The FBI is under intense scrutiny over its facial recognition program which appears to be capable of scanning the photos of tens of millions of Americans in mere minutes. The federal agency reportedly has unrestricted access to identification photos in 18 states – including the names and faces of innocent Americans who have never once been charged with a crime.
The FBI facial recognition program has even been likened to the surveillance tactics used by “Nazi Germany,” during a congressional hearing about the technology earlier this week. During the House Committee on Oversight and Government Regulation hearing, some congressional representatives claimed the FBI program generates racial bias. The angst over the use of the technology was bi-partisan in nature.
“I have zero confidence in the FBI and the [Justice Department], frankly, to keep this in check,” Democratic Representative Stephen Lynch, a member of the House Committee on Oversight and Government Regulation, said. “This is really Nazi Germany here, what we’re talking about. And I see little difference in the way people are being tracked under this, just getting one wide net and getting information on all American citizens.”
Lawmakers from both sides of the aisle are also concerned about the FBI facial recognition software being used in conjunction with CCTV surveillance cameras to track Americans in real time, NBC News reports.
“I think we’re reaching a very sad point, a very dangerous point, when we’re doing away with the reasonable expectation of privacy about anything,” GOP Representative John Duncan said.
— curtis jackson (@cjackson102) March 23, 2017
The FBI’s driver’s license photo access program is called Next Generation Identification and Facial Analysis, Comparison, and Evaluation, or FACE. It permits federal agents access to algorithmically match images of Americans without a warrant, the Daily Mail reports. There are more than 400 million photos of the faces of non-criminal citizens stored in local, state, and federal databases linked to the FBI facial recognition system, according to a Government Accountability Office report from last year. That figure amounts to approximately half of the entire population of the United States.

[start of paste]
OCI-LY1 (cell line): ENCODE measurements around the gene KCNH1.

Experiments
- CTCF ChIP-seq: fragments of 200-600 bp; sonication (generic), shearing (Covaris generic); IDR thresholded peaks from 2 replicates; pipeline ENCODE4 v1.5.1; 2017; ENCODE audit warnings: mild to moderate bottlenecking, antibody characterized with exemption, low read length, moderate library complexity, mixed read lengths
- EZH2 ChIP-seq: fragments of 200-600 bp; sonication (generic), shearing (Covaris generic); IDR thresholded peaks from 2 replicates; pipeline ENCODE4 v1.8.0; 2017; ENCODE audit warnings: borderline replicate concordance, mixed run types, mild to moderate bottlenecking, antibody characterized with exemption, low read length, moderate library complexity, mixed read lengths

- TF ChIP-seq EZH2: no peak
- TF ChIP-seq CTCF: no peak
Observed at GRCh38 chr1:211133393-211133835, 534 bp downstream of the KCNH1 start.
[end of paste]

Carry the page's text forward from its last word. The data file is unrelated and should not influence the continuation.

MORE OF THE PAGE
Some of the Representatives who voiced objections to the FBI facial recognition system also maintained the technology often has a higher rate of false positives when the software is used on African-Americans. Opponents to the federal agency’s program also lambasted FBI officials for allegedly choosing to ignore what they deemed to be evidence of the lack of accuracy of the face-matching software.
— Samantha Ehlinger (@samehlinger) March 23, 2017
The reports cited as evidence maintain black Americans are more often subjected to having their photo scanned with the FBI facial recognition software – and the results are often wrong. Maryland Democrat Elijah Cummings dubbed the conclusions noted in the reports to be “a h**l of a combination.”
“Rather than conducting testing that would show whether or not concerns have merit, the FBI chooses to ignore growing evidence that the technology has a disproportionate impact on African Americans,” Representative Cummings added.
Republican Representative, and chairman on the House committee, Jason Chaffetz, questioned FBI officials in an effort to determine if the agency is also storing photos of innocent Americans garnered from social media and other online venues.
Kimberly Del Greco, a spokesperson for the FBI, claimed the federal agency was not using the technology to scan images of Americans found on the internet. Representative Chaffetz staunchly refuted Del Greco’s answer.
“What scares me is the FBI and the [Justice Department] trying to proactively collect everyone’s face,” Chaffetz added.
Del Greco maintained the FBI was only collecting data from criminal mugshots and the databases the agency has been granted access to scan. Most Americans probably do not realize their respective states have given such access to the Federal Bureau of Investigation.
About 16 percent of the FBI facial recognition database is reportedly comprised of photos of non-criminal Americans.
[Featured Image by Artem Oleshko/Shutterstock]